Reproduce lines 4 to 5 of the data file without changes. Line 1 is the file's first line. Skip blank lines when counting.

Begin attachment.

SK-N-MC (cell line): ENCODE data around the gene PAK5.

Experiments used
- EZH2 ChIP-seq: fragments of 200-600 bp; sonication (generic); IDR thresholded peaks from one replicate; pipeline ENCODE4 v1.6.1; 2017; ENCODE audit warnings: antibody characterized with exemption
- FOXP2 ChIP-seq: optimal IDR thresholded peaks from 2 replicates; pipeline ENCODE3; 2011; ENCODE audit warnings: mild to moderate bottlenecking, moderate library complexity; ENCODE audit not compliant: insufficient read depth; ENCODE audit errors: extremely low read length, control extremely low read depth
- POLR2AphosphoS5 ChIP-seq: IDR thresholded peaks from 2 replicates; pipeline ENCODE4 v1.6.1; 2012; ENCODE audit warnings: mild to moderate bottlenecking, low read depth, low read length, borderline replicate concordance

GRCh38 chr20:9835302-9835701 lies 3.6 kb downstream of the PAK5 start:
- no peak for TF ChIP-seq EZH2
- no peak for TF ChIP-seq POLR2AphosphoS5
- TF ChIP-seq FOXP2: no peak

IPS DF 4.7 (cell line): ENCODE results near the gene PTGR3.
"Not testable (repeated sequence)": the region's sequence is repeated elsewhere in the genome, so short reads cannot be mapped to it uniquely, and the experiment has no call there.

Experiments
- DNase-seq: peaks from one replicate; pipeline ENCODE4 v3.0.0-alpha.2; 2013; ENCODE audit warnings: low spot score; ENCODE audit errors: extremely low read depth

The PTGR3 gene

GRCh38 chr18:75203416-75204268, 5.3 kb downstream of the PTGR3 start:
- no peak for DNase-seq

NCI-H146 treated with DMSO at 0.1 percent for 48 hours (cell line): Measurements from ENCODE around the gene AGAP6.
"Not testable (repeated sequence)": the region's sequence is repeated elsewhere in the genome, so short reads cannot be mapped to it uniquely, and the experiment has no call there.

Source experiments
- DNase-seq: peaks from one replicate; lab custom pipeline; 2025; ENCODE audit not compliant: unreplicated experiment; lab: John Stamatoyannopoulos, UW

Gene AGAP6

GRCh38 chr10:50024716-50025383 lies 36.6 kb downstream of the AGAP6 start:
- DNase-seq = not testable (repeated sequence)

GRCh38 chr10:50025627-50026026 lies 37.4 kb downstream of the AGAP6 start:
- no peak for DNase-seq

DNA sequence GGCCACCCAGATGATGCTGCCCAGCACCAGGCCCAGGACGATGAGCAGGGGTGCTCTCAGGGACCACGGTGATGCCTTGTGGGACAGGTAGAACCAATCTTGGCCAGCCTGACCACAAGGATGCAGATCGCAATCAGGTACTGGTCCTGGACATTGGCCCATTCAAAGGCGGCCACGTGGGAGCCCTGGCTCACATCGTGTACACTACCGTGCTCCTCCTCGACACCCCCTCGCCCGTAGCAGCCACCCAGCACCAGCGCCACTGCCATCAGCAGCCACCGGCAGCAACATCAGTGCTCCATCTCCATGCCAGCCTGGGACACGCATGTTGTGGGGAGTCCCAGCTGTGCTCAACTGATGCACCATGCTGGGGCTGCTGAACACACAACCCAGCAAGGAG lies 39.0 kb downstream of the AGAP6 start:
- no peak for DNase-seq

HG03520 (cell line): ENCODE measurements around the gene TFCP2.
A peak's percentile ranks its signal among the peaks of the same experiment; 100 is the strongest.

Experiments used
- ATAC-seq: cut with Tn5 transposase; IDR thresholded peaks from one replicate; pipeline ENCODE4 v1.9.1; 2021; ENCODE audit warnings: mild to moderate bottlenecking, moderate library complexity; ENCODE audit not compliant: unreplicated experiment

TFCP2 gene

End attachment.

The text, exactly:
- FOXP2 ChIP-seq: optimal IDR thresholded peaks from 2 replicates; pipeline ENCODE3; 2011; ENCODE audit warnings: mild to moderate bottlenecking, moderate library complexity; ENCODE audit not compliant: insufficient read depth; ENCODE audit errors: extremely low read length, control extremely low read depth
- POLR2AphosphoS5 ChIP-seq: IDR thresholded peaks from 2 replicates; pipeline ENCODE4 v1.6.1; 2012; ENCODE audit warnings: mild to moderate bottlenecking, low read depth, low read length, borderline replicate concordance